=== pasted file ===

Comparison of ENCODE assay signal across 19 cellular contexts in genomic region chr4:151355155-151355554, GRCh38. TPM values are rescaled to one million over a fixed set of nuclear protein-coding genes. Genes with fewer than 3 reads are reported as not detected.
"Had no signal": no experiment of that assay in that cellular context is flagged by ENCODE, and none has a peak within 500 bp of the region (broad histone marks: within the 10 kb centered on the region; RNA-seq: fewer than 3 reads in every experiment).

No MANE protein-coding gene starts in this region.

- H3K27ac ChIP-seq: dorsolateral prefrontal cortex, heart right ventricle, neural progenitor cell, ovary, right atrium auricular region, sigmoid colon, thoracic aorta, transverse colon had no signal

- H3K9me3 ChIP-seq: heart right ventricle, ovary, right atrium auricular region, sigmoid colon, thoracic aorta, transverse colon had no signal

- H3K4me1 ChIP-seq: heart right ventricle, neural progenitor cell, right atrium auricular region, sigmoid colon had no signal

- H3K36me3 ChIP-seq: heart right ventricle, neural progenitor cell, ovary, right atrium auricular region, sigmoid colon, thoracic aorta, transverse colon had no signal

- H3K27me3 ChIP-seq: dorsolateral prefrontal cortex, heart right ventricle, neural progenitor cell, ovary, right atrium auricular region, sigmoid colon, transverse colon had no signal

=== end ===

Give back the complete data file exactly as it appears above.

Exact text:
Comparison of ENCODE assay signal across 19 cellular contexts in genomic region chr4:151355155-151355554, GRCh38. TPM values are rescaled to one million over a fixed set of nuclear protein-coding genes. Genes with fewer than 3 reads are reported as not detected.
"Had no signal": no experiment of that assay in that cellular context is flagged by ENCODE, and none has a peak within 500 bp of the region (broad histone marks: within the 10 kb centered on the region; RNA-seq: fewer than 3 reads in every experiment).

No MANE protein-coding gene starts in this region.

- H3K27ac ChIP-seq: dorsolateral prefrontal cortex, heart right ventricle, neural progenitor cell, ovary, right atrium auricular region, sigmoid colon, thoracic aorta, transverse colon had no signal

- H3K9me3 ChIP-seq: heart right ventricle, ovary, right atrium auricular region, sigmoid colon, thoracic aorta, transverse colon had no signal

- H3K4me1 ChIP-seq: heart right ventricle, neural progenitor cell, right atrium auricular region, sigmoid colon had no signal

- H3K36me3 ChIP-seq: heart right ventricle, neural progenitor cell, ovary, right atrium auricular region, sigmoid colon, thoracic aorta, transverse colon had no signal

- H3K27me3 ChIP-seq: dorsolateral prefrontal cortex, heart right ventricle, neural progenitor cell, ovary, right atrium auricular region, sigmoid colon, transverse colon had no signal